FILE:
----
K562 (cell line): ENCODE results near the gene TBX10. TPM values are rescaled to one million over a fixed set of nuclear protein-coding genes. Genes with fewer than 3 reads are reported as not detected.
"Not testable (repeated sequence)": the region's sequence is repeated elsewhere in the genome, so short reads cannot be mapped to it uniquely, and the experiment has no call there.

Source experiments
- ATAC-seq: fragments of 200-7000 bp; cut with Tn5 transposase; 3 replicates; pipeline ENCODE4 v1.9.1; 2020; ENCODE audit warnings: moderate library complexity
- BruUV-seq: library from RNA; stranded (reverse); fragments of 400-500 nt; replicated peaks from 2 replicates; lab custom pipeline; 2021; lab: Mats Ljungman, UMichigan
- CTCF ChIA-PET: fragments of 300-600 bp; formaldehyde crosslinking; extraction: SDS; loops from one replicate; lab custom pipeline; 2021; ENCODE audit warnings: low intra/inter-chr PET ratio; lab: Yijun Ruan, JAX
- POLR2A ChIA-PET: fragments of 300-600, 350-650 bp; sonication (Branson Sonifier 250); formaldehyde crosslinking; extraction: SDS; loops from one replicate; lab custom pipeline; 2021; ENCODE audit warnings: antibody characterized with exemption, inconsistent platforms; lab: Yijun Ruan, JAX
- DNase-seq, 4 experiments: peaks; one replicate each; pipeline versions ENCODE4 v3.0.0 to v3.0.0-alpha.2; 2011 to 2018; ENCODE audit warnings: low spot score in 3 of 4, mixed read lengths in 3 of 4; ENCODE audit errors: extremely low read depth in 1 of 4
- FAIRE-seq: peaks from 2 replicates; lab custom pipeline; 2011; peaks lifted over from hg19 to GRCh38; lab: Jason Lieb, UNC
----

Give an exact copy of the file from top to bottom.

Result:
K562 (cell line): ENCODE results near the gene TBX10. TPM values are rescaled to one million over a fixed set of nuclear protein-coding genes. Genes with fewer than 3 reads are reported as not detected.
"Not testable (repeated sequence)": the region's sequence is repeated elsewhere in the genome, so short reads cannot be mapped to it uniquely, and the experiment has no call there.

Source experiments
- ATAC-seq: fragments of 200-7000 bp; cut with Tn5 transposase; 3 replicates; pipeline ENCODE4 v1.9.1; 2020; ENCODE audit warnings: moderate library complexity
- BruUV-seq: library from RNA; stranded (reverse); fragments of 400-500 nt; replicated peaks from 2 replicates; lab custom pipeline; 2021; lab: Mats Ljungman, UMichigan
- CTCF ChIA-PET: fragments of 300-600 bp; formaldehyde crosslinking; extraction: SDS; loops from one replicate; lab custom pipeline; 2021; ENCODE audit warnings: low intra/inter-chr PET ratio; lab: Yijun Ruan, JAX
- POLR2A ChIA-PET: fragments of 300-600, 350-650 bp; sonication (Branson Sonifier 250); formaldehyde crosslinking; extraction: SDS; loops from one replicate; lab custom pipeline; 2021; ENCODE audit warnings: antibody characterized with exemption, inconsistent platforms; lab: Yijun Ruan, JAX
- DNase-seq, 4 experiments: peaks; one replicate each; pipeline versions ENCODE4 v3.0.0 to v3.0.0-alpha.2; 2011 to 2018; ENCODE audit warnings: low spot score in 3 of 4, mixed read lengths in 3 of 4; ENCODE audit errors: extremely low read depth in 1 of 4
- FAIRE-seq: peaks from 2 replicates; lab custom pipeline; 2011; peaks lifted over from hg19 to GRCh38; lab: Jason Lieb, UNC